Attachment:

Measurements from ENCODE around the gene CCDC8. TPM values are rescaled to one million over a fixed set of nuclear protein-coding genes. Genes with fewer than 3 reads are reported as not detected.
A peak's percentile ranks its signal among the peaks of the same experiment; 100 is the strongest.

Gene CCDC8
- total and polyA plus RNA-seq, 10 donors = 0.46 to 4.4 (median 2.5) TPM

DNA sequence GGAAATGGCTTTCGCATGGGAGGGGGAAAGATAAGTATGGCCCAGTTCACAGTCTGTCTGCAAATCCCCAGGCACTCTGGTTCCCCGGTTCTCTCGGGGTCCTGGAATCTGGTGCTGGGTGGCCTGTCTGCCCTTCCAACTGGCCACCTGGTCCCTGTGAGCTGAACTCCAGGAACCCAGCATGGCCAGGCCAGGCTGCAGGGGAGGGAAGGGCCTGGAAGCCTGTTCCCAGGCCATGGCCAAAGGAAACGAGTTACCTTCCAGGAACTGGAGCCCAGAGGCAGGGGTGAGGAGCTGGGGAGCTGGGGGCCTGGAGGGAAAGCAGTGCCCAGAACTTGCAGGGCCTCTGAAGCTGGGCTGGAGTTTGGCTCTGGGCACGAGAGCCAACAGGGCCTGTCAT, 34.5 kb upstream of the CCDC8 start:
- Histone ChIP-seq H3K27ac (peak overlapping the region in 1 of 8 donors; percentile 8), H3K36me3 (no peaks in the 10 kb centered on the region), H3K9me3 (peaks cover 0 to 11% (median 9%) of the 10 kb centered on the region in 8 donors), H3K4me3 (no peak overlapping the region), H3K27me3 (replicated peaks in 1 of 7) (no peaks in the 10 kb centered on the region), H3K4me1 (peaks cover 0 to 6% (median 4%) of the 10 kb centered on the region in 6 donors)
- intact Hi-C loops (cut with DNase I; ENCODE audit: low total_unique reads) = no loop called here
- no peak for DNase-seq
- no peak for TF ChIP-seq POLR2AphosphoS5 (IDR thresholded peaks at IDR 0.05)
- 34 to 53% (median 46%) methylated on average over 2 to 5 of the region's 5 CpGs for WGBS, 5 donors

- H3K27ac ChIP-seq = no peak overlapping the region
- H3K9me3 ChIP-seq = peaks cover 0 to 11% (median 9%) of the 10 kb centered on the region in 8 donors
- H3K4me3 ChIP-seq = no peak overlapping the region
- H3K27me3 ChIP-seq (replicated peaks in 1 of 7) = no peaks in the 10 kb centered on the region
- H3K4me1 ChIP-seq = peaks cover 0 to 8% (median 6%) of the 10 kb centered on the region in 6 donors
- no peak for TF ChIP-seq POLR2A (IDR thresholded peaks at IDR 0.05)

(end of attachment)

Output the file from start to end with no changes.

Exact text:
Measurements from ENCODE around the gene CCDC8. TPM values are rescaled to one million over a fixed set of nuclear protein-coding genes. Genes with fewer than 3 reads are reported as not detected.
A peak's percentile ranks its signal among the peaks of the same experiment; 100 is the strongest.

Gene CCDC8
- total and polyA plus RNA-seq, 10 donors = 0.46 to 4.4 (median 2.5) TPM

DNA sequence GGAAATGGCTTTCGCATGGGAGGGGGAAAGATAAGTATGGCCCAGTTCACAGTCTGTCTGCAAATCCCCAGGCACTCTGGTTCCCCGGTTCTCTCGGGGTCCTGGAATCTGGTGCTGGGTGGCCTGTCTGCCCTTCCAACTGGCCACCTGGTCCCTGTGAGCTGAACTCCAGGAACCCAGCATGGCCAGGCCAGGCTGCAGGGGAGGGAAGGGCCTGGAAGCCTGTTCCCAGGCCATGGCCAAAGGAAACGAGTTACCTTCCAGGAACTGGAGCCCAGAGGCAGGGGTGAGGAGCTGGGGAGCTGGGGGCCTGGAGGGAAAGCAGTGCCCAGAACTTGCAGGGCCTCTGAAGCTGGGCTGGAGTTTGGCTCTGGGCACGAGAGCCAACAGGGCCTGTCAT, 34.5 kb upstream of the CCDC8 start:
- Histone ChIP-seq H3K27ac (peak overlapping the region in 1 of 8 donors; percentile 8), H3K36me3 (no peaks in the 10 kb centered on the region), H3K9me3 (peaks cover 0 to 11% (median 9%) of the 10 kb centered on the region in 8 donors), H3K4me3 (no peak overlapping the region), H3K27me3 (replicated peaks in 1 of 7) (no peaks in the 10 kb centered on the region), H3K4me1 (peaks cover 0 to 6% (median 4%) of the 10 kb centered on the region in 6 donors)
- intact Hi-C loops (cut with DNase I; ENCODE audit: low total_unique reads) = no loop called here
- no peak for DNase-seq
- no peak for TF ChIP-seq POLR2AphosphoS5 (IDR thresholded peaks at IDR 0.05)
- 34 to 53% (median 46%) methylated on average over 2 to 5 of the region's 5 CpGs for WGBS, 5 donors

- H3K27ac ChIP-seq = no peak overlapping the region
- H3K9me3 ChIP-seq = peaks cover 0 to 11% (median 9%) of the 10 kb centered on the region in 8 donors
- H3K4me3 ChIP-seq = no peak overlapping the region
- H3K27me3 ChIP-seq (replicated peaks in 1 of 7) = no peaks in the 10 kb centered on the region
- H3K4me1 ChIP-seq = peaks cover 0 to 8% (median 6%) of the 10 kb centered on the region in 6 donors
- no peak for TF ChIP-seq POLR2A (IDR thresholded peaks at IDR 0.05)